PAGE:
Soccer drills are moves that coaches can use
to help athletes practice a skill over and over. They are
usually somewhat short and involve a sequence of movements
that mimic a competition experience or force athletes to focus
on a specific aspect of a skill. Soccer drills are meant to
be somewhat repetitive, especially for younger athletes, but
older athletes can handle drills that are more like a game
For soccer drills, coaches need to
pick exercises that directly relate to skills the athletes
already know or those that will be taught during that practice.
There is no point in having drills available that do not practice
skills the coach deems important for the team. In deciding
which drills to choose, coaches should keep in mind their
athletes’ age and maturity level, skill level, and ability
to focus and concentrate.
28 Fundamental Drills for Developing a Top-Notch Soccer
Engage your players. Improve their skills. Win more
soccer games starting today!
Inside the Essential Soccer Skills and Drills eBook,
you'll discover 28 simple, fun and EFFECTIVE drills
for dribbling, ball control, passing, receiving, defense
All explained with simple, step by step instructions
and detailed diagrams.
to download the ebook today!
Keep Away Passing
Coaches should set up a grid on the soccer field
about 15 yards x 15 yards. This can be smaller depending on
the age of the players. Four players participate in each drill
and need two soccer balls for the group. Three of the players
play offense, and one plays defense. The defender should wear
a different color or be somehow identified as a defender.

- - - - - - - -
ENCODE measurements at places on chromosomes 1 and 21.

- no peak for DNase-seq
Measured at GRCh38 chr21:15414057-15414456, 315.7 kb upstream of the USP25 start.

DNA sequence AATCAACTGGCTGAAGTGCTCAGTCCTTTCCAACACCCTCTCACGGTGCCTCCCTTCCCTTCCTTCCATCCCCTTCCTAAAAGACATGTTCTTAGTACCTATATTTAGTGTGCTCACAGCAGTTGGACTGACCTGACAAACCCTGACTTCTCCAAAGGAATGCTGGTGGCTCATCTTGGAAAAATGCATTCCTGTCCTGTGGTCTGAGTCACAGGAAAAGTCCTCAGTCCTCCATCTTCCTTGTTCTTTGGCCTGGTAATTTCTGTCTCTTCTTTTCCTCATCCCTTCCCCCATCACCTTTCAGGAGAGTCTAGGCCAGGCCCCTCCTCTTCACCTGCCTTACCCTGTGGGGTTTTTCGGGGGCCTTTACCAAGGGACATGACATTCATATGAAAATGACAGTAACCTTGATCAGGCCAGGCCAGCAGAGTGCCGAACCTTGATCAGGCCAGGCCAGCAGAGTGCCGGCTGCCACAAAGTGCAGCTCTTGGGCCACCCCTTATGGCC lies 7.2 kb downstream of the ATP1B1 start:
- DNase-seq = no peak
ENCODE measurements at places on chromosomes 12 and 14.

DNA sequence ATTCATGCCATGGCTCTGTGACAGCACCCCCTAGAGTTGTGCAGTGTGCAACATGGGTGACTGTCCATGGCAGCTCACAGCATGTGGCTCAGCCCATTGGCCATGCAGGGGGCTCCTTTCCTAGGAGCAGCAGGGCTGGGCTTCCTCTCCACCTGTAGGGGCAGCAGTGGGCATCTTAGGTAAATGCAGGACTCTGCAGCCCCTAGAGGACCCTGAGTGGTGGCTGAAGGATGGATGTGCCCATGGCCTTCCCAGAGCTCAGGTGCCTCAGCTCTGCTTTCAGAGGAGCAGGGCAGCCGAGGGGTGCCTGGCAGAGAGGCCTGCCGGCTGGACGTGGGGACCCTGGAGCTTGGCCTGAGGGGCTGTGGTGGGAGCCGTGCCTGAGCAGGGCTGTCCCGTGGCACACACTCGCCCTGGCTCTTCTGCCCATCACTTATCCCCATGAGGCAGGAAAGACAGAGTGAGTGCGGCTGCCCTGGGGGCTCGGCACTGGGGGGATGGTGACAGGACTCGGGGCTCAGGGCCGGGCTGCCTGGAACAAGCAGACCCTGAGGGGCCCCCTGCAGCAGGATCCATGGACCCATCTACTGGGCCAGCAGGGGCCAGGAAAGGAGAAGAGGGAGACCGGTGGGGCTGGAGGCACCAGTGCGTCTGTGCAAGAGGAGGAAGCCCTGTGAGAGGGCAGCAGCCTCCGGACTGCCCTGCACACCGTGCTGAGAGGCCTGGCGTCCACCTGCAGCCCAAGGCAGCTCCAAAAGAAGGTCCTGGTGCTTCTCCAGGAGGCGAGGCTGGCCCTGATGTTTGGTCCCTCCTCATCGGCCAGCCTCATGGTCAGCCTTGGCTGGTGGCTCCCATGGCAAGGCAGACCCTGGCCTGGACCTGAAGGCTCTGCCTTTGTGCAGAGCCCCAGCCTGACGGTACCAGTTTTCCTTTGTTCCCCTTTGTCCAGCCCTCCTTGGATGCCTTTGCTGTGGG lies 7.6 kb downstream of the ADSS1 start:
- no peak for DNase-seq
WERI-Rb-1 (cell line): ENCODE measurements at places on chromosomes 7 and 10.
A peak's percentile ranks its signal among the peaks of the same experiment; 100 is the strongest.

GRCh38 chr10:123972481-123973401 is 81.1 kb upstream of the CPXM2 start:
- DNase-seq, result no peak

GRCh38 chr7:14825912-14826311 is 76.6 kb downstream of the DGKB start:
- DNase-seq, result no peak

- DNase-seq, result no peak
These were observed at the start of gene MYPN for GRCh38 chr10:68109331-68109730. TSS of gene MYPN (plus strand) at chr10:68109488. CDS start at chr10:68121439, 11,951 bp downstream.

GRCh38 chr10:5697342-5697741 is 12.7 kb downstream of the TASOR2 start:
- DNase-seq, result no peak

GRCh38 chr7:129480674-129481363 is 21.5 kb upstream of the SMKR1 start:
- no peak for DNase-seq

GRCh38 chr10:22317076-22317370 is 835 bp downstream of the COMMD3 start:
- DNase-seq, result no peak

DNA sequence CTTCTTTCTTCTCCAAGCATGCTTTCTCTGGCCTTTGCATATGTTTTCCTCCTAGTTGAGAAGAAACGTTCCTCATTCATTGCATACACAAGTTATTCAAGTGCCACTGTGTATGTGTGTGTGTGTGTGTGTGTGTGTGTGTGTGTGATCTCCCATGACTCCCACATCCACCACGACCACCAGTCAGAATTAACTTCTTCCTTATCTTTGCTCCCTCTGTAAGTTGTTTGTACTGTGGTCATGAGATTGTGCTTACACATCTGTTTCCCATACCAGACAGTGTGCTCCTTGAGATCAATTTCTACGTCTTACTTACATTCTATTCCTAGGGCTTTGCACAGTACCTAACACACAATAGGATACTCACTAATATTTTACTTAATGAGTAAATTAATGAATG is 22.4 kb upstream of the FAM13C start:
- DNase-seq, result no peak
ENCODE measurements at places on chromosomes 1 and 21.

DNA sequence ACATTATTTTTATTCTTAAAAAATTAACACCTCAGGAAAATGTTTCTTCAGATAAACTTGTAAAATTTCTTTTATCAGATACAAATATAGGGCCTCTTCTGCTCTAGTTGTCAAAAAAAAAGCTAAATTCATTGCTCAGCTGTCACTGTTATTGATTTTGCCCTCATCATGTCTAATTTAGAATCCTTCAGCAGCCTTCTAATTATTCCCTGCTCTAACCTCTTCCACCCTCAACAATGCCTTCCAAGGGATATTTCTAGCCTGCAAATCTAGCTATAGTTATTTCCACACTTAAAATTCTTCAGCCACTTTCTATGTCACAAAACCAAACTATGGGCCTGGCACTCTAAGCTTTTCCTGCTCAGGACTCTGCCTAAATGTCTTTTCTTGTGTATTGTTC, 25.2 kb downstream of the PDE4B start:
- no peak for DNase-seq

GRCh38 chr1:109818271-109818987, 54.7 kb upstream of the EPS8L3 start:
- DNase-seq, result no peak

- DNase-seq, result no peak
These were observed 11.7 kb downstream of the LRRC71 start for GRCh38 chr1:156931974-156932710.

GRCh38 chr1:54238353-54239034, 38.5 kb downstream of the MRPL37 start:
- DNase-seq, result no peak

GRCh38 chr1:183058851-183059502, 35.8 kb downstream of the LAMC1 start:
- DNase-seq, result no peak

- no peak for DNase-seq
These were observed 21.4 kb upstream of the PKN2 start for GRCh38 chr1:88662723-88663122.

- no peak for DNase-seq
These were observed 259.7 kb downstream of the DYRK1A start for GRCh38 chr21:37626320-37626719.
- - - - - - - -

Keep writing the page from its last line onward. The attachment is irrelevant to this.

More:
The point of the exercise is to keep the ball
away from the defender. The three offensive players must pass
to each other, attempting to keep control of both balls at
the same time. The defender works not to intercept the ball
but to touch the offensive players.
If the defender is able to touch the offensive
player, he then switches places and becomes and offensive
player, much like the game of keep away. If the offensive
players keep control of the ball for 20 seconds, they receive
one point. A total of five points means the drill is over.
The point of this soccer
training drill is to help athletes develop a sense of
strategy about keeping a ball away from a defender, improve
their passing skills, and encourage teamwork between the offensive
For this soccer drill, coaches should set up
flags on the field, fairly close together. This drill is supposed
to keep athletes in close proximity, so the flags should not
be spread throughout the field. Athletes each have a ball
and stand near the flags. On the coach’s whistle, the
athletes start dribbling the ball freely, able to move wherever
they want in the grid designated by the coach.
The intent of the drill is to keep athletes
from bumping into each other or a flag, requiring them to
dribble with their eyes up and developing good technique.
When the coach blows the whistle again, athletes must race,
while dribbling, to the nearest flag. The first player to
reach the flag five times wins the drill.
With the soccer drills presented here, coaches
should emphasize to athletes that they will not be successful
unless they are willing to look away from their feet, especially
on this last drill. This is especially important and a useful
drill for the very young athletes who may not have developed
the skill to dribble while keeping their eyes up. Practicing
in this way encourages athletes to win by performing moves
Training Drills | Soccer
Practice Drills | Soccer
Conditioning Drills | Kids
Soccer Drills | Free
Soccer Drills | Youth
Soccer Drills | Fun
Us | Privacy
Policy | Terms
Map | Recommended